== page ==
The first annual Portland Rose Show and Fiesta opened with a rose exhibit and competition at the Forestry building on June 20, 1907 (Morning Oregonian, 20-June-1907). The afternoon featured a children’s floral parade.
The Morning Oregonian editorialized the next day that the Rose Festival should be made an annual event:
There is no reason in the world why Portland should not hold a rose festival every year. Our weather in June, the month of roses, is always beautiful. The mountains are clad in their tenderest green. The fields and orchards are at the height of their charm. . .
Everybody will be happier and better all the rest of the year for the festival of roses. Old men will be younger, young men wiser; for there is nothing that contributes so much to wisdom as innocent joy. The happiest people in the world are the wisest. Let us therefore be happy, at least for a day or two every year. Let us banish care and worry and bask in the odor of roses. Let the bands play and the children march and the crowds shout with the clear sky over all and the sun bestowing his abundant blessing upon earth and man. And with every recurring June may the flowers be sweeter, the sky softer and the children lovelier until we shall forget how to begin the Summer without our Festival of Roses.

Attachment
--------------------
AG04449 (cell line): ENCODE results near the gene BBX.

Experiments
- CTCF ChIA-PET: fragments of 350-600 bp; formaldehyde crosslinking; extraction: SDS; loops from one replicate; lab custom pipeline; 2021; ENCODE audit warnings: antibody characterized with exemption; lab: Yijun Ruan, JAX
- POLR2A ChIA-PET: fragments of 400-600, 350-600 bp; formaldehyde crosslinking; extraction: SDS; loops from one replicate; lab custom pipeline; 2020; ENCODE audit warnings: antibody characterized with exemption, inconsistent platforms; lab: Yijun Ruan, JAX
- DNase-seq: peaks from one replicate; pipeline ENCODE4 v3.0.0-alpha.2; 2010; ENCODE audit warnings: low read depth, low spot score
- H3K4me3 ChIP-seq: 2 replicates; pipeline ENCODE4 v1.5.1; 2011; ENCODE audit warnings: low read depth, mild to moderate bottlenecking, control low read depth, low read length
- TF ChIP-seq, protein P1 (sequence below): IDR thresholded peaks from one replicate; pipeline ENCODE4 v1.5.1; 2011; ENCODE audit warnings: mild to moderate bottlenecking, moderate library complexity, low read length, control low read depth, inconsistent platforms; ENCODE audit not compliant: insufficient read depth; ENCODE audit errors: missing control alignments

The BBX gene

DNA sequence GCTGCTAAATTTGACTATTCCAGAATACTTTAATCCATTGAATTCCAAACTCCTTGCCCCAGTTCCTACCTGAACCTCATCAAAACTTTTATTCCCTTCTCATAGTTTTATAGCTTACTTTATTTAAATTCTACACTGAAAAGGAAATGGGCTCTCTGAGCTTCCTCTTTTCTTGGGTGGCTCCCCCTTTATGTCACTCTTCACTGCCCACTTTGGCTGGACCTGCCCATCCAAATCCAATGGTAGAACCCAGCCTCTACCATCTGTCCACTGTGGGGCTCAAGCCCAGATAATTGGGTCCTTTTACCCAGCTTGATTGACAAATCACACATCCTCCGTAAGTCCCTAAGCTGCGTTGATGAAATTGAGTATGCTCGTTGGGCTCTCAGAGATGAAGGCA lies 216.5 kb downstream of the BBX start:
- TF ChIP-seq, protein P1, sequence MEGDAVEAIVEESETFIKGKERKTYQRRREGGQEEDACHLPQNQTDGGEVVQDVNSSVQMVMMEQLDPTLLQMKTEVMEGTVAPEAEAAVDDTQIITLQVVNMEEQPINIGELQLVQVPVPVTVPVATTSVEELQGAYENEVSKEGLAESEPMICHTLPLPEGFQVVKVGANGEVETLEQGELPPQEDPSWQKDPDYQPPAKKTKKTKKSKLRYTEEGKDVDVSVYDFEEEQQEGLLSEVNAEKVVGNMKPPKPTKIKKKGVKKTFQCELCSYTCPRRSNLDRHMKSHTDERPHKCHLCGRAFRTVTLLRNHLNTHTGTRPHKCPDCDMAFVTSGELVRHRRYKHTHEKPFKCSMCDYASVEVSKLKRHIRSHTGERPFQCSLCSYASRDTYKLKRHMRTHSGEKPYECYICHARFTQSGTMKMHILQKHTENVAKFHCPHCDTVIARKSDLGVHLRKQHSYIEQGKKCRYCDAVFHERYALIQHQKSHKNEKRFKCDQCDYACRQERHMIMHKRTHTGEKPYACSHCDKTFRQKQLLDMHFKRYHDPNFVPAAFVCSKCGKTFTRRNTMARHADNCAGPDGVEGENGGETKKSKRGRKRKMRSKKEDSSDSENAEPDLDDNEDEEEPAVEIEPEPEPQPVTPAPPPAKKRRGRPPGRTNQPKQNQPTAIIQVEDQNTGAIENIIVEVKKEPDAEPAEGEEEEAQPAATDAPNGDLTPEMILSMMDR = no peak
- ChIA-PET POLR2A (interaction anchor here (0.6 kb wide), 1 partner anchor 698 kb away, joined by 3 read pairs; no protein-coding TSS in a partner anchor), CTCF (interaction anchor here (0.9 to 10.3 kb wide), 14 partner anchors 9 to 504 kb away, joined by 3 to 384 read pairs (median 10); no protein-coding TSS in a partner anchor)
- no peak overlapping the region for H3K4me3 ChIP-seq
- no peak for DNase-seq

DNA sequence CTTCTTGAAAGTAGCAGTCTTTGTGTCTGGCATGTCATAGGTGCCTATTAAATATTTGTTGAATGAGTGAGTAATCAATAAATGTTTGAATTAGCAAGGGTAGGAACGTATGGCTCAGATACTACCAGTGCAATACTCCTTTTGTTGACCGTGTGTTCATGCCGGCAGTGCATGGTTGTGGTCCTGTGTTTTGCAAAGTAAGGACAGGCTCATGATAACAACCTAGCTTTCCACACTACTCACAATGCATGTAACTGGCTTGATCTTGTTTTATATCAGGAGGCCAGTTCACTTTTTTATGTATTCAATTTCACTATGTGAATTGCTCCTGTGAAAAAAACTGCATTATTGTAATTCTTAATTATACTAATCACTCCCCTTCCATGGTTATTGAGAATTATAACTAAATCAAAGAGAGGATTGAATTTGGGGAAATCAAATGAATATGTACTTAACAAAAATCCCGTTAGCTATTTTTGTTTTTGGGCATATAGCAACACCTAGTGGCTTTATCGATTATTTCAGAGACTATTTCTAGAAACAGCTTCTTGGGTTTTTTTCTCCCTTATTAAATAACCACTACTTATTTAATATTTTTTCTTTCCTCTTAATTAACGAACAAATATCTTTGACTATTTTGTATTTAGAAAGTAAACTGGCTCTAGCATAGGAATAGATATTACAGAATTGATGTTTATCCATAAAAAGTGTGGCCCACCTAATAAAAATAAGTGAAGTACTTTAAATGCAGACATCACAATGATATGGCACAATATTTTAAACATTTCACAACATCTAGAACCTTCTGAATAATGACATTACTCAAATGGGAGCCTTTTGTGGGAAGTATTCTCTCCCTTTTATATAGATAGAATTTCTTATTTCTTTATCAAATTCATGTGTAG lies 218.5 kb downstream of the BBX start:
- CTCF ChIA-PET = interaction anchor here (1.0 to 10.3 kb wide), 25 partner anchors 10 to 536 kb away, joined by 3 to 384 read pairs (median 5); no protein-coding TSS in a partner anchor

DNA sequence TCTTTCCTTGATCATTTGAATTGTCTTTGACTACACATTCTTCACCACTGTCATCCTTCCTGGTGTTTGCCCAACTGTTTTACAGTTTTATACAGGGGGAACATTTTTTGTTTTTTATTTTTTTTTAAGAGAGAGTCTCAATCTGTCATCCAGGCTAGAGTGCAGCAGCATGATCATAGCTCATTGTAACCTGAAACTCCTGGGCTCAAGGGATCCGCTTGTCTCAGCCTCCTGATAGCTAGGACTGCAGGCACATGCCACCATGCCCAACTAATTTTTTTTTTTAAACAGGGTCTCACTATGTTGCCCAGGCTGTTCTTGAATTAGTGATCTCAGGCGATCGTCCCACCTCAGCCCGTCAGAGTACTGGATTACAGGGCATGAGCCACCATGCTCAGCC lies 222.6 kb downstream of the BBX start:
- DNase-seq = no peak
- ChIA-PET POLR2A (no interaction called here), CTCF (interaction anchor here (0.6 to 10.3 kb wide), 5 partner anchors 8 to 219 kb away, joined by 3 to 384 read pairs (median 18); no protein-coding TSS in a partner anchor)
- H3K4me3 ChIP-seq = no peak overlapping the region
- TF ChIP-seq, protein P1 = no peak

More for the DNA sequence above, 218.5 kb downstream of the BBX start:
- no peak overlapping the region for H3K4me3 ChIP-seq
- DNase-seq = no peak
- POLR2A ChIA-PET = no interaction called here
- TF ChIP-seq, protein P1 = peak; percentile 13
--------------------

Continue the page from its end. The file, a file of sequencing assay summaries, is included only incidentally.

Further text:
The second day of the festival featured a two mile long Grand Fiesta parade, an organ recital, and public viewing (free admission!) of the rose exhibit (Morning Oregonian, 21-June-1907).
On day three the throngs took in an automobile race at Irvington track, an exhibition of fire fighting apparatus, and baseball games – the day time game, a benefit for Flower Mission, pitted a team of bankers against a team of doctors and lawyers at Multnomah field. In a night game under electric light the Portland railroad men took on the Spokane railroad men (Morning Oregonian, 22-June-1907). The doctors and lawyers defeated the bankers 5-2 and the Portland railroad men won their game 6-3 (The Sunday Oregonian, 23-June-1907)